Vase, ceramic, 8'', 2007

Robertson's interest in clay came from her father's job as a bricklayer.  She learned  basic techniques in high school and honed her craft in college at University of Northern Iowa.  She taught high school art for five years.  After pregnancy made throwing on the wheel impossible, Robertson learned to prefer hand-built pottery.  Since 1980, Robertson has sold her pottery, with her husband Richard Robertson, at over 30 art fairs.

Of her work, Liz writes, "I would describe my work as decorative/functional.  I maintain the vessel form but focus on elaborate highly colorful surface patterns derived by using many glazes that are applied onto pieced together slabs and coils.  It is not unlike mosaic but more fluid since the clay is still wet when assembled.  The surface patterns are carefully designed to compliment the pottery form as well as exhibit good design compositions.  I use both abstract and figurative subject matter derived form nature. . .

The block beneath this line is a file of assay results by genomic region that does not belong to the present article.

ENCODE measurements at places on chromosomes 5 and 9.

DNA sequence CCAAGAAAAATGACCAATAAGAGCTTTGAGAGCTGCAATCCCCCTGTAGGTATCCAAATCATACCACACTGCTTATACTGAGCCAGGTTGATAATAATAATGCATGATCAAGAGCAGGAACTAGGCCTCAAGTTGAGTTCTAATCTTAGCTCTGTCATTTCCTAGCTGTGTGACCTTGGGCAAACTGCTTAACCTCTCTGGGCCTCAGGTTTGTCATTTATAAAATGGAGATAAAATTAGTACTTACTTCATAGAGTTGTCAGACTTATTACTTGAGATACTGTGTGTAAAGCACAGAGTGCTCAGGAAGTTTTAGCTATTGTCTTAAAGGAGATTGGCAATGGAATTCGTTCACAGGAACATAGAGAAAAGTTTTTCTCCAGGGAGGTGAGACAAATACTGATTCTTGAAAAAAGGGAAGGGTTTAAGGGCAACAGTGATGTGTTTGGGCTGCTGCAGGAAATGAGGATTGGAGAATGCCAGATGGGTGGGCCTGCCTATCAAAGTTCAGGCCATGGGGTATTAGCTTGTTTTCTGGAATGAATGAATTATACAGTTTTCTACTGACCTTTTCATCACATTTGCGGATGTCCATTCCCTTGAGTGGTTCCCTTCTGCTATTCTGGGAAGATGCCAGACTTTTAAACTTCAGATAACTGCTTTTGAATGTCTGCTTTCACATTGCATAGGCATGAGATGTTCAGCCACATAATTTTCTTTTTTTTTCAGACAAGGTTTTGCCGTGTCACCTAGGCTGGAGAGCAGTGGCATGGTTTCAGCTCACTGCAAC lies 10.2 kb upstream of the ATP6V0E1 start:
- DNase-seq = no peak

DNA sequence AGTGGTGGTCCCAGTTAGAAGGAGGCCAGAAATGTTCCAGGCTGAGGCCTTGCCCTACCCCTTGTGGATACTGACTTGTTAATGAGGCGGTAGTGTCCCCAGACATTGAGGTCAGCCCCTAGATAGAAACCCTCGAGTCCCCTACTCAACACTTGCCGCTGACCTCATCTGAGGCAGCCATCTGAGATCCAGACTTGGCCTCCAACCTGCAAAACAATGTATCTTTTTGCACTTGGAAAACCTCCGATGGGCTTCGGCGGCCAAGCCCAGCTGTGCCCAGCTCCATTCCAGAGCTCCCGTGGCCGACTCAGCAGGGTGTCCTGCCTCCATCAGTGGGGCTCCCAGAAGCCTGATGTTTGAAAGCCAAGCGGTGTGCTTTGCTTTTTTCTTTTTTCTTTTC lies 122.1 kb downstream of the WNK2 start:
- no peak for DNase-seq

We live in an overly processed world of shortcuts.  Society has a disconnection with its understanding of the processes of how a thing is made and from what.  The hand maker has the advantage of experiencing a problem-solving process from beginning to end.  This freedom also allows for the creative process to flow uninterrupted to an intimately personal conclusion that is esthetically pleasing.  This human connection is a major selling point for handmade work.  My customers meet me, can ask questions and take home something unique and lasting."

Liz Robertson's website

This page was first displayed
on July 14, 2008

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